The 2019 tax season (2018 tax year) is upon us, which means people are trying to find ways to deduct expenses. Curious if you can write off a new HVAC system on your taxes? Are there any other energy-efficiency improvements that qualify for a tax credit?
In addition to tax credits for efficiency improvements, you may also qualify for rebates and other financial incentives. Check the ENERGY STAR Rebate FinderOpens a New Window. and Energy Upgrade California® and plug in your zip code to find available rebates and incentives in your area.
Let’s start with the bad news first. The nonbusiness energy property credit expired on December 31, 2017. You can’t claim the nonbusiness energy property tax credit for any property placed in service after 2017 (IRS).
What was the tax credit? 10% of cost up to $500 or a specific amount from $50-$300.
Residential energy property costs:
Qualified energy efficiency improvements:
When did it expire? December 31, 2017
What are the details? Must be an existing home and your principal residence. New construction and rentals do not apply.
Can I still get the tax credit if I made a home improvement in 2017 but failed to apply for it?
According to ENERGY STAR, “if you did not claim a qualifying tax credit in a prior year, you may be able to file an amended tax return for the year’s return in which you made the improvement. However, you cannot claim it on your current tax return. For example, you cannot claim the credit for improvements made in 2009 on your 2010 taxes. For information on making an amendment, you can contact the Internal Revenue Service or work with a tax specialist.”
At the time of this writing, the nonbusiness energy property credit is expired, but Congress can always extend the credit. Visit IRS.gov/Extenders to find out if legislation extended the credit for your 2018 return.
This is the energy-efficiency credit you can write off for the 2018 tax year. According to the Internal Revenue Service (IRS), you may be eligible for the Residential Energy Credit if you made energy saving improvements to your home located in the United States in 2018.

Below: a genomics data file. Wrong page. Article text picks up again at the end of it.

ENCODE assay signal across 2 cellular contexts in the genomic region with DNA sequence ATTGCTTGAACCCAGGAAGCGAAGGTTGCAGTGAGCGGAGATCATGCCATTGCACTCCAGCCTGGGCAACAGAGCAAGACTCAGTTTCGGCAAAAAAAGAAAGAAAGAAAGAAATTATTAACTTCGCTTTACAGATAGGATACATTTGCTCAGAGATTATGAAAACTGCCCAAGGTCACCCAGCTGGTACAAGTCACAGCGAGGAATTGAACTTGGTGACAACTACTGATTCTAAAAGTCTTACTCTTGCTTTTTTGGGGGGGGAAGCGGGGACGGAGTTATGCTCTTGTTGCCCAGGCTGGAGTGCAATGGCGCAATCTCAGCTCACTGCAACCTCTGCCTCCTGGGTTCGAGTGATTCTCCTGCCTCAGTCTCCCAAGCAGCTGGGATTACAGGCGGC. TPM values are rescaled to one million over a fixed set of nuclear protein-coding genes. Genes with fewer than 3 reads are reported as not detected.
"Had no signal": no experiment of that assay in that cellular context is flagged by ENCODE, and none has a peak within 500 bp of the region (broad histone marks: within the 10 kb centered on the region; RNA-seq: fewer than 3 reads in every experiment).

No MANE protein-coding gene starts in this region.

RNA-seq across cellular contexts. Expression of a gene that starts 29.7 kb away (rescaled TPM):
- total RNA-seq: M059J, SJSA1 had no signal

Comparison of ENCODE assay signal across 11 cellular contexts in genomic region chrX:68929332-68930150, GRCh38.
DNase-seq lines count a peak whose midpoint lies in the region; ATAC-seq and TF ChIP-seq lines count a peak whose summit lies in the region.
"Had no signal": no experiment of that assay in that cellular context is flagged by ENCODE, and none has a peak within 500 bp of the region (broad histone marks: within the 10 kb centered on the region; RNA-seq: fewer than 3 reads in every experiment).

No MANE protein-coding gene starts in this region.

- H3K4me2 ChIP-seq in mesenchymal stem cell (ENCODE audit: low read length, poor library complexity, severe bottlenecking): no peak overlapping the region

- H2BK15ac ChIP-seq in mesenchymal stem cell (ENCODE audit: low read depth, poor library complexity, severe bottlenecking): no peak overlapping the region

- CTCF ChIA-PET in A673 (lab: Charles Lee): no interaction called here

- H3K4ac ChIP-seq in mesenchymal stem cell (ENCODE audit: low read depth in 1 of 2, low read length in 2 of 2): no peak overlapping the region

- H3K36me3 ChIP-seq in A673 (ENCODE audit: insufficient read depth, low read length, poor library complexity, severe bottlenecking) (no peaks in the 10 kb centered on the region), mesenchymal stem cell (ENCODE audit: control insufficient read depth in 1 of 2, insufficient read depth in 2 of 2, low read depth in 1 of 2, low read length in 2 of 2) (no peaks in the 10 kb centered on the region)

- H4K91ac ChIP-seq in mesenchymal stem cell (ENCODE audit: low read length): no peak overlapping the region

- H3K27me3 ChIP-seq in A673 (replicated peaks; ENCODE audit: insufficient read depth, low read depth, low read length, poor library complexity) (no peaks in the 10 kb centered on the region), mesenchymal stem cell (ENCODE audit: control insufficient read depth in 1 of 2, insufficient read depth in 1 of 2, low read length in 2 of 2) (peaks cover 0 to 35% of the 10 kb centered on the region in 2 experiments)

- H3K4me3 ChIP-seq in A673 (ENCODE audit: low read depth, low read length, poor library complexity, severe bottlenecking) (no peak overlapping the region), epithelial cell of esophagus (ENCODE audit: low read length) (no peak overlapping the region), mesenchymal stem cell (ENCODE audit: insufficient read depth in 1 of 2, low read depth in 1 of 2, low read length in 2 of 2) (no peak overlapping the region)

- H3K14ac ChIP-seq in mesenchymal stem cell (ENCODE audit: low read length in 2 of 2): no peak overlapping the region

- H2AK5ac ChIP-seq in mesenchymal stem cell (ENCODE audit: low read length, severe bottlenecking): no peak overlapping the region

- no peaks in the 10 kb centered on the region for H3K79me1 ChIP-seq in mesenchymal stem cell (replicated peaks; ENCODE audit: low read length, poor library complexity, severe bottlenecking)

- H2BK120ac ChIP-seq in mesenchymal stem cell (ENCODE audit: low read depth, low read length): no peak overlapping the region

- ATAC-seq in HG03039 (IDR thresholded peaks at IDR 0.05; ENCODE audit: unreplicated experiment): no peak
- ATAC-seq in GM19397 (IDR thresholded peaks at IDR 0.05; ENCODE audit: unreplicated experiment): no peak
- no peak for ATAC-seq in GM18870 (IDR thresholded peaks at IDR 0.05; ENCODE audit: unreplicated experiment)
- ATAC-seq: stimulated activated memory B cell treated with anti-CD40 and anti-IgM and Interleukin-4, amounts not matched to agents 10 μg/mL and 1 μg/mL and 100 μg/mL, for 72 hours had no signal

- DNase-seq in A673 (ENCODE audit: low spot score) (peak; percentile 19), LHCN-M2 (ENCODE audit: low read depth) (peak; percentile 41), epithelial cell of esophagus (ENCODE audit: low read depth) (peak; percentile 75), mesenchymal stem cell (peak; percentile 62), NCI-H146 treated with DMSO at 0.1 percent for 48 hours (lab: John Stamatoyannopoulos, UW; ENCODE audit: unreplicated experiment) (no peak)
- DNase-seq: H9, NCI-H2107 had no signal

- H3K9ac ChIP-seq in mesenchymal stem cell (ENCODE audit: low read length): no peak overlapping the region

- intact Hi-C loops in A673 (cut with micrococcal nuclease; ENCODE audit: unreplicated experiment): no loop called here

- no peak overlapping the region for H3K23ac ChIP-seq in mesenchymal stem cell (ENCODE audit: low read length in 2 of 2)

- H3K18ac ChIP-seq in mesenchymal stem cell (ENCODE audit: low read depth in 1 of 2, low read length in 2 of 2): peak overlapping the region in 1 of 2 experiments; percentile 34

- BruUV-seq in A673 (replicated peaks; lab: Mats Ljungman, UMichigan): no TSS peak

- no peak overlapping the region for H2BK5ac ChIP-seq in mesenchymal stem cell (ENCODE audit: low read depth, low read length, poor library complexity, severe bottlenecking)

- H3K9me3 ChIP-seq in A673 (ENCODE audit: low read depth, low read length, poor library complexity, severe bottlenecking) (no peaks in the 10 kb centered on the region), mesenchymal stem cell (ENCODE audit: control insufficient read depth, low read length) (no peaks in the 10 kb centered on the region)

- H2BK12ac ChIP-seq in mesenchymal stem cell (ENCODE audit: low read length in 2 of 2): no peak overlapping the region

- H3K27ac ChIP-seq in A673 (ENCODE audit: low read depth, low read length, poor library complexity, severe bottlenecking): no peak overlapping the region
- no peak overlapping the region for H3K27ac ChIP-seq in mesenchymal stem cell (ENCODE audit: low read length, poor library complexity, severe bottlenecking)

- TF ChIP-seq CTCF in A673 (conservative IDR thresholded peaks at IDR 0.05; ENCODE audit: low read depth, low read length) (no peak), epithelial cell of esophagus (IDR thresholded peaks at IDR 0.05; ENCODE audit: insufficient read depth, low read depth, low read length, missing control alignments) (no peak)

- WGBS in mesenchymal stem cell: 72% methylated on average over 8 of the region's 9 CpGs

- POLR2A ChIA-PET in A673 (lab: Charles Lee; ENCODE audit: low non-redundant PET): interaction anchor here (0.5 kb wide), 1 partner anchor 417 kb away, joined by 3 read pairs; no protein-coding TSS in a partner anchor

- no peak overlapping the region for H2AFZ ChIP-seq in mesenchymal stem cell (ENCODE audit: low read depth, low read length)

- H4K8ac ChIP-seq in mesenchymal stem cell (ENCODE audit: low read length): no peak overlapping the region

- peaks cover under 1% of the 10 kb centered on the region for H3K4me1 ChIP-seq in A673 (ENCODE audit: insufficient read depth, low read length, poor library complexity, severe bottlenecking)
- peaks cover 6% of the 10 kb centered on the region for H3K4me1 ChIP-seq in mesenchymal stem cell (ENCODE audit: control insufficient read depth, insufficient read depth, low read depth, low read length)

The Bipartisan Budget Act of 2018 renewed a bunch of tax credits for residential energy efficiency that had expired at the end of 2016, including extending the tax credits for all residential renewable energy products through December 31, 2021, featuring “a gradual step down in the credit value” (ENERGY STAR).
For 2018, these tax credits are for certain:
You can use IRS form 5695 to claim your residential energy credit. You should also “use Form 5695 to take any residential energy efficient property credit carryforward from 2017 or to carry the unused portion of the credit to 2019” (IRS).
Form 5695 Instructions: https://www.irs.gov/pub/irs-pdf/i5695.pdfOpens a New Window.
Form 5695: https://www.irs.gov/pub/irs-pdf/f5695.pdf
Tax Credits and Financial Incentives for HVAC Improvements
So, what’s the answer? Can you write off a new HVAC system on your taxes? The answer is no (probably). The nonbusiness energy property tax credit expired that would have allowed you to write off a new HVAC system. If, however, you installed a qualifying geothermal heat pump, you may qualify for the residential energy credit (Form 5695).
But when installing or upgrading your heating, ventilation, and air conditioning system, or any related insulation and energy efficiency improvements, always be on the lookout for potential tax credits, rebates, and other financial incentives.
Some examples include:
*Disclaimer: The tax credit information contained within this website is provided for informational purposes only and is not intended to substitute for expert advice from a professional tax/financial planner or the Internal Revenue Service (IRS).
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